Prediabetes: Exercise Tips
If you've been diagnosed with prediabetes, you have a chance to keep it from progressing to type 2 diabetes. One way to do this is by getting regular exercise. Here are some ideas that can help you get active.
- First, check with your doctor.
Talk with your doctor about how and when to exercise. You may need to have a medical exam and special tests (such as a treadmill test) before you start.
- Choose a type of activity that you like.
You'll be more likely to keep doing the program if you choose something you like and that fits easily into your daily schedule. Any type of physical activity may be helpful, such as:
- Sports or other types of exercise, such as walking, jogging, swimming, or biking.
- Work-related activities or household work, such as vacuuming or gardening.
- Get enough exercise.
Experts say to do either:
- Moderate activity for at least 2½ hours a week.
One way to do this is to be active 30 minutes a day, at least 5 days a week. Moderate activity means things like brisk walking, brisk cycling, or ballroom dancing. But any activities (including daily chores) that raise your heart rate can be included. You notice your heart beating faster with this kind of activity.
- Vigorous activity for at least 1¼ hours a week.
One way to do this is to be active 25 minutes a day, at least 3 days a week. Vigorous activity means things like jogging, cycling fast, or cross-country skiing. You breathe rapidly and your heart beats much faster with this kind of activity.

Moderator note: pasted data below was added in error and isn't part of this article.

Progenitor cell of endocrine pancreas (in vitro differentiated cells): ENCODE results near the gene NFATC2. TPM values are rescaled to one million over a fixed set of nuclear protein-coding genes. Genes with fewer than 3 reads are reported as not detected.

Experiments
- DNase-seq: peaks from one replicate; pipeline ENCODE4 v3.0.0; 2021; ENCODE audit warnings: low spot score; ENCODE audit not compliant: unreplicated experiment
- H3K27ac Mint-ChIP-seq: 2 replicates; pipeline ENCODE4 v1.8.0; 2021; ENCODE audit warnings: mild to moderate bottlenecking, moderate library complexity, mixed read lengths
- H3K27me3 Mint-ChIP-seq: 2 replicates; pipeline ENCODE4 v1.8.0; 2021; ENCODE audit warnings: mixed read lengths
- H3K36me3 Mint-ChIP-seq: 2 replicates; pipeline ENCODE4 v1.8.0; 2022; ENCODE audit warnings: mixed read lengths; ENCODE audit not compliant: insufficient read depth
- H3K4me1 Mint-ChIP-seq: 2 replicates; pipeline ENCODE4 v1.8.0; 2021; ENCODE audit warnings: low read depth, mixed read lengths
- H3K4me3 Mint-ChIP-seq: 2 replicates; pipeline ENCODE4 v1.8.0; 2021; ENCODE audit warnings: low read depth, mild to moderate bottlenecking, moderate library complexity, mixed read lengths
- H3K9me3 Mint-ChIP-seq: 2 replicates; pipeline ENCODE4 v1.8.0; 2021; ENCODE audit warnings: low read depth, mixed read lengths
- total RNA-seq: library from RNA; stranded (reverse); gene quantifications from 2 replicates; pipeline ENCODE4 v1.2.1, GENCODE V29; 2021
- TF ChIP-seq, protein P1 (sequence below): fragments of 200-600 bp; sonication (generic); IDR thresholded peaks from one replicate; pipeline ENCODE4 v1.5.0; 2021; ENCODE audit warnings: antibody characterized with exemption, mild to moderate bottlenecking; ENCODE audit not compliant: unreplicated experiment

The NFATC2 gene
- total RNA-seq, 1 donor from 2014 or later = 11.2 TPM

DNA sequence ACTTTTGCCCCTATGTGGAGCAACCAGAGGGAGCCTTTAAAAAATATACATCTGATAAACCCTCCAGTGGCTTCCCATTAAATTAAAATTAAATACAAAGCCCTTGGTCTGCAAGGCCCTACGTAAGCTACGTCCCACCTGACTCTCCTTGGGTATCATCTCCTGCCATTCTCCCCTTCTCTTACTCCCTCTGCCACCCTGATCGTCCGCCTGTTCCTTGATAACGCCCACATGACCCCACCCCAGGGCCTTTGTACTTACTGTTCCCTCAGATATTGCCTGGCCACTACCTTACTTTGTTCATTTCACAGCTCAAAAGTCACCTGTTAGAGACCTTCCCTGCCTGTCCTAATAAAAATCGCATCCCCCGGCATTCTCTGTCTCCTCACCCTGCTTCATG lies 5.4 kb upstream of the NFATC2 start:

It's fine to be active in blocks of 10 minutes or more throughout your day and week.
- Add some strength-building activities.
Try doing muscle-strengthening exercises at least 2 times a week. These exercises include push-ups and weight training. You can also use rubber tubing or stretch bands. Work the major muscle groups: legs, hips, back, abdomen, chest, shoulders, and arms.
- Be safe.
- Drink plenty of water before, during, and after you're active. If you've been exercising intensely or for more than 1 hour, consider a sports drink to help replace electrolytes lost through sweating.
- Don't exercise if you are sick or injured. Exercise indoors if it's very hot or cold outside.
- Wear shoes and socks that fit well.
Current as of: January 26, 2022
Author: Healthwise Staff
E. Gregory Thompson MD - Internal Medicine
Kathleen Romito MD - Family Medicine
Adam Husney MD - Family Medicine
David C.W. Lau MD, PhD, FRCPC - Endocrinology
Martin J. Gabica MD - Family Medicine